A 1983 novel that has already been adapted into a 1989 TV movie and a long-running play, Susan Hill’s The Woman in Black now sees itself resurrected as a feature-length film, much as the Hammer Films brand that it bears has been resuscitated in recent years. More so than the likes of Let Me In and The Resident, this ghost story bears closest comparison to the horror efforts of yore, and it serves double duty as an opportunity for Daniel Radcliffe to demonstrate his post-Potter chops.
Radcliffe plays Arthur Kipps, a young father and widower who makes a last-ditch effort to salvage his legal career and keep his family from destitution by agreeing to venture off to a dour Yorkshire village and sort through the critical, copious paperwork of an abandoned estate. Naturally, once he arrives, the locals aren’t happy. To them, the secluded Eel Marsh House is better left alone, but Kipps persists with the help of lone friendly face Mr. Daily (Ciarán Hinds), only to discover She-Who-Must-Not-Be-Named (Liz White), the eponymous spirit who bears a serious grudge against children more alive than she is.
The entire film is a handsomely mounted bit of peek-a-boo, familiar yet enjoyable. A sizable sequence in the middle of the film sees Kipps encountering ghostly occurrences by his lonesome, and it’s refreshing to see what happens when so much stillness and silence is allowed to occur, without audible chest-puffing on his part or any requisite cell phone-related nonsense. The very premise takes post-modern cleverness out of the equation from the start, and the simplicity of the scares is refreshing (if, ultimately, a touch repetitive). When Arthur idly spins a zoetrope and thinks he sees something beyond the illusion, are we not doing the same?
Given the time period, it doesn’t seem so far-fetched to picture Radcliffe as a young father, nor is it so hard to swallow that he’d go wandering down the dark, cobwebbed halls of Eel Marsh House with only a candle or lantern in hand. It was the late 1800s; everyone’s house looked haunted, and every doll looked creepy as hell. Director James Watkins (Eden Lake) and cinematographer Tim Maurice-Jones emphasize well the confining nature of spaces both narrow (such as attic-bound stairwells) and wide (the causeway to Eel Marsh vanishes with the incoming tide) when not having good old-fashioned fun with fog and shadows. Jon Harris’ editing is reliably crisp, and Marco Beltrami’s score is suitably gothic without really defining itself as a horror theme for the ages.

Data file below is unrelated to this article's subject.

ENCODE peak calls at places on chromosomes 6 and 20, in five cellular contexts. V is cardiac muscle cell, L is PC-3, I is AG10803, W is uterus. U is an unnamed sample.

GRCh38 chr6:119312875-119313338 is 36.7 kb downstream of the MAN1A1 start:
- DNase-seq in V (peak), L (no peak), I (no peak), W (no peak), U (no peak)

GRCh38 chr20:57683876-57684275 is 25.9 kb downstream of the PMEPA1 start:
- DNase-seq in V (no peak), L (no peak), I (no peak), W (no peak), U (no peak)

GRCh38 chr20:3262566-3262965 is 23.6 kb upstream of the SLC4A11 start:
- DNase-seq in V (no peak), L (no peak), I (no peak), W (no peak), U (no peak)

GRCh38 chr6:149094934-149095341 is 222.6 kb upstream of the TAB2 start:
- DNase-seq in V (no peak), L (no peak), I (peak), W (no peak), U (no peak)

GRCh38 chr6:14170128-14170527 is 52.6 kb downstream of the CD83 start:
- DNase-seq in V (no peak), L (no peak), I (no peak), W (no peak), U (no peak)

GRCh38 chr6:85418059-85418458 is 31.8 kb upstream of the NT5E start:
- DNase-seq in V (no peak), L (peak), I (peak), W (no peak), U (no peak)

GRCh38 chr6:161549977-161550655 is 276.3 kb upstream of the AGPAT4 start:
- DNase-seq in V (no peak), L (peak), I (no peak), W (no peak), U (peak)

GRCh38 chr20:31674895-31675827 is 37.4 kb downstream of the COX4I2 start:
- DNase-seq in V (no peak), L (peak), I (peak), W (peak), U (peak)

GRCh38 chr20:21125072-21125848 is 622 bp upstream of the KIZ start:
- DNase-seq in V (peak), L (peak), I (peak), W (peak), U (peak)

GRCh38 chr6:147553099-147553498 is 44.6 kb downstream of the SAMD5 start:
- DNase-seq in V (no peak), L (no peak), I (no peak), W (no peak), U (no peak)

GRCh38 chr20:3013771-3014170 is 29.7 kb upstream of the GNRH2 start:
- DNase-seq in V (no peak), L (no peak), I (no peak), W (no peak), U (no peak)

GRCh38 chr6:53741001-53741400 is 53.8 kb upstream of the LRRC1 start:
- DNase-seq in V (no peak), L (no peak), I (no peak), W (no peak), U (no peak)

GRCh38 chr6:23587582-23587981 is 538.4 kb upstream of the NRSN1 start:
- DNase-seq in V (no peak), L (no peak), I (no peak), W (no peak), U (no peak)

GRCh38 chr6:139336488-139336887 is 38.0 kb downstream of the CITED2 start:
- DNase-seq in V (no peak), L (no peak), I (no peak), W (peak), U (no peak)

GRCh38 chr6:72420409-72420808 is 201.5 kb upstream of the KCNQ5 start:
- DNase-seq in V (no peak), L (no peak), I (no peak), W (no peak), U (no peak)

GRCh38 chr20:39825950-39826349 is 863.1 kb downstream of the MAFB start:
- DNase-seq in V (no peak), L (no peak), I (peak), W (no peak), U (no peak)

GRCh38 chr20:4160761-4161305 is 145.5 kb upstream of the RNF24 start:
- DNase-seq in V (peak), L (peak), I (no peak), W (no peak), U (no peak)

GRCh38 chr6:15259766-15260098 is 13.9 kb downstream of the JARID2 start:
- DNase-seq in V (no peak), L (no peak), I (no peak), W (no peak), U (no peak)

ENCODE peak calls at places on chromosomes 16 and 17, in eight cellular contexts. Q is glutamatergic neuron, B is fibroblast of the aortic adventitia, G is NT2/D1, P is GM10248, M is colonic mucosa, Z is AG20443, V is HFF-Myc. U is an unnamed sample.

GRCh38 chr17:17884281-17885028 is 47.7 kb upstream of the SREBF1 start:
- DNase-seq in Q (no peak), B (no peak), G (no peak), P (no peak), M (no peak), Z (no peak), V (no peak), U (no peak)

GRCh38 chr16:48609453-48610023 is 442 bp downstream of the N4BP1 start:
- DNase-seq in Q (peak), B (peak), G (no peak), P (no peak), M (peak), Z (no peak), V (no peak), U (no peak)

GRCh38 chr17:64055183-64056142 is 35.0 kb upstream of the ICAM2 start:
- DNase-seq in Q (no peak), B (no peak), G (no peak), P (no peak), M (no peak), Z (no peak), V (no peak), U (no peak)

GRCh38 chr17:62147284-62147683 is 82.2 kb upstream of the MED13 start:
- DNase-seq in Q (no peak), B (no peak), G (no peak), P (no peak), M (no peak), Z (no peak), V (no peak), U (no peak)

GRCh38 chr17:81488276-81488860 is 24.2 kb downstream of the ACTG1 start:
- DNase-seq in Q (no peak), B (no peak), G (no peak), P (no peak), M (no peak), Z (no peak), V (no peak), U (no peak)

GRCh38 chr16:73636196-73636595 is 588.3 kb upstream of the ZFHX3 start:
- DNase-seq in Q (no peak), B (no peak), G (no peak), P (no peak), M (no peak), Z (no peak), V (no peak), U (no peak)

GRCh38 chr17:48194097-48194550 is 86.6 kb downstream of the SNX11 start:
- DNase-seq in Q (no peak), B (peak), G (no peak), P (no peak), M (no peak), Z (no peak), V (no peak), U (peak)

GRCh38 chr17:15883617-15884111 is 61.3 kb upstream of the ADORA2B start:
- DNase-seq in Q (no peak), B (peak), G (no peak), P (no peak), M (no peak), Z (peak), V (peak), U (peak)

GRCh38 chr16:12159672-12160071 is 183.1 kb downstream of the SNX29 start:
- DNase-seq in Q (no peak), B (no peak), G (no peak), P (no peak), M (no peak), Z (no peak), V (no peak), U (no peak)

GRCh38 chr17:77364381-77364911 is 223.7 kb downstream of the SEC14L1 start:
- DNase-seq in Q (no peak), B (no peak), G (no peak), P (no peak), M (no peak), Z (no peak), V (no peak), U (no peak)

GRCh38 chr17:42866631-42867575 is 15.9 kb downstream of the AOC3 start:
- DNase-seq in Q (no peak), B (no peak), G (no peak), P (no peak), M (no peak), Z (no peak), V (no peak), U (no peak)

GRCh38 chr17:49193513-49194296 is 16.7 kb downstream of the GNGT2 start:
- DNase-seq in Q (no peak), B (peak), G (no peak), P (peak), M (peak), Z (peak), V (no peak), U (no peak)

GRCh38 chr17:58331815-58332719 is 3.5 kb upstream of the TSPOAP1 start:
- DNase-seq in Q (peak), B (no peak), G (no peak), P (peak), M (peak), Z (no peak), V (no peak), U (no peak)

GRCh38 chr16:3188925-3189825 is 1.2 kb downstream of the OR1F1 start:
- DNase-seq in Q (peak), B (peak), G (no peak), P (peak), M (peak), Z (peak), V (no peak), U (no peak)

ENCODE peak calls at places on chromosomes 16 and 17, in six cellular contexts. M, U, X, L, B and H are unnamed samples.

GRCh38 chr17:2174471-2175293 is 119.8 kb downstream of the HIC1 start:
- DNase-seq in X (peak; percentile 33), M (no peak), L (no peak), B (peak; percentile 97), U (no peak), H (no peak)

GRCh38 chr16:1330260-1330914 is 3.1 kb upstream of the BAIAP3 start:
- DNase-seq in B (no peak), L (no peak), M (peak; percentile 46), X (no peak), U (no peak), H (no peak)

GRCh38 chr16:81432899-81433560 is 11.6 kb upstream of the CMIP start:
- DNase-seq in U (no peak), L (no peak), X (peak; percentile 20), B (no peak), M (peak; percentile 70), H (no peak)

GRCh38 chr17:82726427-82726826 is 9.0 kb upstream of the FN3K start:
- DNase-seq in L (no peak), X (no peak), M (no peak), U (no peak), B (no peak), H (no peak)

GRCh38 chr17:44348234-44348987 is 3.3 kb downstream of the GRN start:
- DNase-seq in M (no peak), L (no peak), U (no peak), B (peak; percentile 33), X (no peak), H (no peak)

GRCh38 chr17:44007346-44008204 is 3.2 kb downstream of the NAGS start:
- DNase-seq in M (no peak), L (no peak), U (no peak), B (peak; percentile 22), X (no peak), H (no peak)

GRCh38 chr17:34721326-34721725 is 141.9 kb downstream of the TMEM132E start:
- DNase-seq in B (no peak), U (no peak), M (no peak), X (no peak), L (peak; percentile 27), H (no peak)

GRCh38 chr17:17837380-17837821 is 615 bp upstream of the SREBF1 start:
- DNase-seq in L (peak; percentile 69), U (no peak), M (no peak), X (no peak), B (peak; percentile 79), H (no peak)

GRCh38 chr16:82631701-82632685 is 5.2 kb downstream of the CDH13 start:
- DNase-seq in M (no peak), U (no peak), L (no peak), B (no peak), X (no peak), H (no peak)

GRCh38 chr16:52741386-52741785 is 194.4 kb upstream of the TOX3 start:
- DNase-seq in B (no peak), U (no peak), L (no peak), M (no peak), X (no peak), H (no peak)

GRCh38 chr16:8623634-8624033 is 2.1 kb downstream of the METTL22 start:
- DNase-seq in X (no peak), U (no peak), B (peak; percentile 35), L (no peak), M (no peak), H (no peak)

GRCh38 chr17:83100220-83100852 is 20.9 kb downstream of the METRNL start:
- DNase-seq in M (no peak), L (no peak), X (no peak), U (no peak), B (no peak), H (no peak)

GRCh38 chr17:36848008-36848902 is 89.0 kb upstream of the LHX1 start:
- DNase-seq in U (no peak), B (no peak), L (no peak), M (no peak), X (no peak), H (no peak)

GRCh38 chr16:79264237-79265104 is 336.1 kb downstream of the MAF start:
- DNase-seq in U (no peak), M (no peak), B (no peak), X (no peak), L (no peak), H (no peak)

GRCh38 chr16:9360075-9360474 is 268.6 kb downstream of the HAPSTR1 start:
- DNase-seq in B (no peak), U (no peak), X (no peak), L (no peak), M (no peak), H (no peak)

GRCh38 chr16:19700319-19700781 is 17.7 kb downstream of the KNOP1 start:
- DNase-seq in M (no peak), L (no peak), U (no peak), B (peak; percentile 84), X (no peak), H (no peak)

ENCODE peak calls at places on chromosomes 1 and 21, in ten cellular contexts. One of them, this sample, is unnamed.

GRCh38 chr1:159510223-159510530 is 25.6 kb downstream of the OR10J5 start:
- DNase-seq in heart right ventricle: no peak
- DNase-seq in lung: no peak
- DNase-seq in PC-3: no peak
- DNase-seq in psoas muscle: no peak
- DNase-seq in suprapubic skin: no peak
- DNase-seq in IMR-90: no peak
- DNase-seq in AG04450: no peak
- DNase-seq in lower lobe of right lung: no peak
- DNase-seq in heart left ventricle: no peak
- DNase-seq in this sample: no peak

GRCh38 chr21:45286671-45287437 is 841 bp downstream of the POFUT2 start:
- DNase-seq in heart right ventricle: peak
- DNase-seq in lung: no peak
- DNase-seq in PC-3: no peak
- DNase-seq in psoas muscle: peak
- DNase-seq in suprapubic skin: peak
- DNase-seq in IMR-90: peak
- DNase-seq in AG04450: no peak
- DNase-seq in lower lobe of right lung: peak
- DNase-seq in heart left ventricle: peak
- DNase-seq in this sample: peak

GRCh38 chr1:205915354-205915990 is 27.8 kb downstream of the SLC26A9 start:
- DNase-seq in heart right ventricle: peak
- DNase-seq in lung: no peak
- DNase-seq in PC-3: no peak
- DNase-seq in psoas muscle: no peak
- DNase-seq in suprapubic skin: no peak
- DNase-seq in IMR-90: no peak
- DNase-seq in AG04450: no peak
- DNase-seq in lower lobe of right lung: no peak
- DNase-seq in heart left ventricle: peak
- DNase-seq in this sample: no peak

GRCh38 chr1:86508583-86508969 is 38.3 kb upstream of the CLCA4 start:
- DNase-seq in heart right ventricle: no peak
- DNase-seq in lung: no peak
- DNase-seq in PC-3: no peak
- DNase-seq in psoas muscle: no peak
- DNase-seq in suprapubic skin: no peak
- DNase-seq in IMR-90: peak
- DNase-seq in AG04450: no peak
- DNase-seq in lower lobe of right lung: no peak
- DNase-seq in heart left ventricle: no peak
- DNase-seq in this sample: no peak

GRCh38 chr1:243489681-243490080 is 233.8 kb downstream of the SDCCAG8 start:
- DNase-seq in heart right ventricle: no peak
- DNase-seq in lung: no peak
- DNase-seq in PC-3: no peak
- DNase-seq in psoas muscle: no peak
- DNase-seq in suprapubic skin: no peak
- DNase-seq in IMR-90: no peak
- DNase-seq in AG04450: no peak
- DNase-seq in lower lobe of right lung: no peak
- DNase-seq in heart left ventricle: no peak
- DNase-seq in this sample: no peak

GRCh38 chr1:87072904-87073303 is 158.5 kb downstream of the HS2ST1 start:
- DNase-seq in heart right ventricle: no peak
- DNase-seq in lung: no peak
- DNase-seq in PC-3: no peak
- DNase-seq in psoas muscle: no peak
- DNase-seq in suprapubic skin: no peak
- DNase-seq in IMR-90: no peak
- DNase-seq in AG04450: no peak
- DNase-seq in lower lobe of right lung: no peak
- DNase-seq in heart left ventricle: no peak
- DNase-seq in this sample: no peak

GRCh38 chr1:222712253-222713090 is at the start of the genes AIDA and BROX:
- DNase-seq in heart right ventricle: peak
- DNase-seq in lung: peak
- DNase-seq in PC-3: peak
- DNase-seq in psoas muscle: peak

Radcliffe is a suitable foil to the supernatural antics, haunted himself in ways established from the top (he still wears his wedding band) when not reacting reasonably in the face of the peculiar and sinister, and as a father without his son, Hinds – along with Janet McTeer as his out-of-sorts wife – gets to embellish similar sorrow and skepticism to a more developed degree. The recurring horror of children dead or dying rarely feels cheap or exploitative, instead it serves well to establish both the stakes of the plot and the extent of the ghost’s menace. Overall, Jane Goldman’s adaptation nicely dovetails the narrative threads of a son who’s lost his mother and a mother who has lost her son.
The ending ultimately skews sentimental, and the film overall hardly breaks new ground in the genre. However, if this is what disposable modern horror is going to look like, I’ll take the classical frights of The Woman in Black over the herky-jerky hokum of The Devil Inside any day.